Formal, done at the request of a workers' compensation judge
Consultative, done on litigated cases at the request of an attorney or DWC information and assistance officer
Summary, done on non-litigated cases at the request of a claims administrator or injured worker
Benefits have been severely limited due to SB899 changes in 2004, and even though, by law, the AD is mandated to update the PDRS, she along with Arnold/gov have refused to do so.

Calif provides a predetermined indemnity payment, a number of weeks for each 1% of your final PD/WPI rating.
PD fact sheet is here http://www.dir.ca.gov/dwc/FactSheets/FactSheet_D.pdf

If you dispute the PD/WPI rating, or the carrier does, you'll be seeing a AME/Agreed Medical Examiner to resolve the disute. Info here http://www.dir.ca.gov/dwc/iwguides/IWGuide03.pdf

If you have a rating ie 15%, you'd be entitled to 45 weeks indemnity, current rate is appx $230/wk, 45 X 230 = $10,350 +/-, depending on your DOI, AWW/average weekly wage, whether or not you are able to return to your previous job/employer.

There are no ''settlements'' in Workers Compensation. per se. The parties are encouraged to resolve their issues informally.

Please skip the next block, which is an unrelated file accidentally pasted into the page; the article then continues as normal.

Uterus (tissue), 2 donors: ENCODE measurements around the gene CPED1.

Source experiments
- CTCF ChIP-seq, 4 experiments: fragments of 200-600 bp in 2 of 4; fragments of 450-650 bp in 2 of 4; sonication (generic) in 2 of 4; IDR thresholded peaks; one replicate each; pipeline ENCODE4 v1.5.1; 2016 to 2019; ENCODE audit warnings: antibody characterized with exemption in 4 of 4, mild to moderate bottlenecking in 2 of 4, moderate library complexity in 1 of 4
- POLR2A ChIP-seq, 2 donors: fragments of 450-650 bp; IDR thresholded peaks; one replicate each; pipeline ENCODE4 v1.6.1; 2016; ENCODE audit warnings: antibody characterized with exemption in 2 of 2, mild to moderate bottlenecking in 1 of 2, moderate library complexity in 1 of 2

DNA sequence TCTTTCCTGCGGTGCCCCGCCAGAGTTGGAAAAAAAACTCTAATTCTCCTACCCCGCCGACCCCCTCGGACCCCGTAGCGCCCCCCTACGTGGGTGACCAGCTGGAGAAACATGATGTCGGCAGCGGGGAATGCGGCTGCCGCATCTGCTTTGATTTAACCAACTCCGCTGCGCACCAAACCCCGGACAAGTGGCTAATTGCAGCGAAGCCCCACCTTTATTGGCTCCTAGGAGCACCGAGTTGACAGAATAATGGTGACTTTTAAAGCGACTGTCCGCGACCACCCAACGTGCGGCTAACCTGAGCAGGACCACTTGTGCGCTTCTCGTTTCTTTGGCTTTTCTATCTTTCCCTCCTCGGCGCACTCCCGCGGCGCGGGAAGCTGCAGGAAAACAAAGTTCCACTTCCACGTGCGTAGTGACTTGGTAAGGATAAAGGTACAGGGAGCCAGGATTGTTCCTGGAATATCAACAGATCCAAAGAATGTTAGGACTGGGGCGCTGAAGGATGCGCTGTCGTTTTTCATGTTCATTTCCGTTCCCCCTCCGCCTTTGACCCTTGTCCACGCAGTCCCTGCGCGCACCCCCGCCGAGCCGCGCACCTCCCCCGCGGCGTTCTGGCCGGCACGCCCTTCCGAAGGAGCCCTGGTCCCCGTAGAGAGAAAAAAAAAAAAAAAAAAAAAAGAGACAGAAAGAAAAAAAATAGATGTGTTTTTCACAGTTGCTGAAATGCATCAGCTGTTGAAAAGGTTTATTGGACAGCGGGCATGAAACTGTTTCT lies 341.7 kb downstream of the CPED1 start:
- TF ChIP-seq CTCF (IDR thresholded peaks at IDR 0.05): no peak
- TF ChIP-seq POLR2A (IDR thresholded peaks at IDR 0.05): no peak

You'll eventually be going to MSC/Mandatory Settlement Conference if you can't resolve on your own. An offer to 'settle' the claim will likely be made by the carrier. They like to close claims by C&R/Compromise & Release.
If you're stubborn, the judge will declare discovery closed and set the case for trial. S/He will decide the issues for you.

Looks like you have about 14% PD/WPI...(?) 56 weeks at 230 = appx 13K. ($12880)
If that's to C&R, there is no money for future medical care. You would agree to pay out of your pocket any further medical treatment that may be necessary. You can't use your personal health coverage to treat this injury.

''...nerve damage at the elbow ...'' You are aware that nerve damage can resolve on it's own...sometimes overnight. You may or may not have permanent impairment. That's another consideration in calculating your final rating. Small, but there's no way of knowing for sure.

Hello!
06-11-2010, 12:10 PM